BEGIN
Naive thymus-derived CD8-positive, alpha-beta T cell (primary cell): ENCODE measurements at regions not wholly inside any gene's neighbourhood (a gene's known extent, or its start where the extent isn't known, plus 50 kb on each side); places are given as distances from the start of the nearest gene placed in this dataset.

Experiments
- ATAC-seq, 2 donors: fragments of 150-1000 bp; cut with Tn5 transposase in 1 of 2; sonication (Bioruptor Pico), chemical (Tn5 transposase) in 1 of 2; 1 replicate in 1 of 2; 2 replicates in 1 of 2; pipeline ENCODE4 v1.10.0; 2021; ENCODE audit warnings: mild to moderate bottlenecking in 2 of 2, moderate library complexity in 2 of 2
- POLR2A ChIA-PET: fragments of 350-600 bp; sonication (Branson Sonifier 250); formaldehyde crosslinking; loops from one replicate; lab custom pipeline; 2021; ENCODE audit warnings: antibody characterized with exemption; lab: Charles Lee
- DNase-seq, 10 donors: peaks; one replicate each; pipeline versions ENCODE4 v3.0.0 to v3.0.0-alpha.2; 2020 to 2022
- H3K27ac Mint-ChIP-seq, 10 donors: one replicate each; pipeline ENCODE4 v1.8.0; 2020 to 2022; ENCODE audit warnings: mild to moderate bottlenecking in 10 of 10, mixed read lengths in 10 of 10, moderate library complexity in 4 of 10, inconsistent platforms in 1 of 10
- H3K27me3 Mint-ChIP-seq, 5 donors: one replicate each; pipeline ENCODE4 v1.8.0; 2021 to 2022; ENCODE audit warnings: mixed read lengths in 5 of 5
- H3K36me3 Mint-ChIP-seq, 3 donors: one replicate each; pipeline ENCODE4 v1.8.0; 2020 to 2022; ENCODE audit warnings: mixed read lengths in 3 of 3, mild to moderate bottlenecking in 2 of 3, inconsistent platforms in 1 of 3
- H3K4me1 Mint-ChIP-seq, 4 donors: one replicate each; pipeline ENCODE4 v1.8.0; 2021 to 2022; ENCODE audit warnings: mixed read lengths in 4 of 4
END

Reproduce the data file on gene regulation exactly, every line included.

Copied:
Naive thymus-derived CD8-positive, alpha-beta T cell (primary cell): ENCODE measurements at regions not wholly inside any gene's neighbourhood (a gene's known extent, or its start where the extent isn't known, plus 50 kb on each side); places are given as distances from the start of the nearest gene placed in this dataset.

Experiments
- ATAC-seq, 2 donors: fragments of 150-1000 bp; cut with Tn5 transposase in 1 of 2; sonication (Bioruptor Pico), chemical (Tn5 transposase) in 1 of 2; 1 replicate in 1 of 2; 2 replicates in 1 of 2; pipeline ENCODE4 v1.10.0; 2021; ENCODE audit warnings: mild to moderate bottlenecking in 2 of 2, moderate library complexity in 2 of 2
- POLR2A ChIA-PET: fragments of 350-600 bp; sonication (Branson Sonifier 250); formaldehyde crosslinking; loops from one replicate; lab custom pipeline; 2021; ENCODE audit warnings: antibody characterized with exemption; lab: Charles Lee
- DNase-seq, 10 donors: peaks; one replicate each; pipeline versions ENCODE4 v3.0.0 to v3.0.0-alpha.2; 2020 to 2022
- H3K27ac Mint-ChIP-seq, 10 donors: one replicate each; pipeline ENCODE4 v1.8.0; 2020 to 2022; ENCODE audit warnings: mild to moderate bottlenecking in 10 of 10, mixed read lengths in 10 of 10, moderate library complexity in 4 of 10, inconsistent platforms in 1 of 10
- H3K27me3 Mint-ChIP-seq, 5 donors: one replicate each; pipeline ENCODE4 v1.8.0; 2021 to 2022; ENCODE audit warnings: mixed read lengths in 5 of 5
- H3K36me3 Mint-ChIP-seq, 3 donors: one replicate each; pipeline ENCODE4 v1.8.0; 2020 to 2022; ENCODE audit warnings: mixed read lengths in 3 of 3, mild to moderate bottlenecking in 2 of 3, inconsistent platforms in 1 of 3
- H3K4me1 Mint-ChIP-seq, 4 donors: one replicate each; pipeline ENCODE4 v1.8.0; 2021 to 2022; ENCODE audit warnings: mixed read lengths in 4 of 4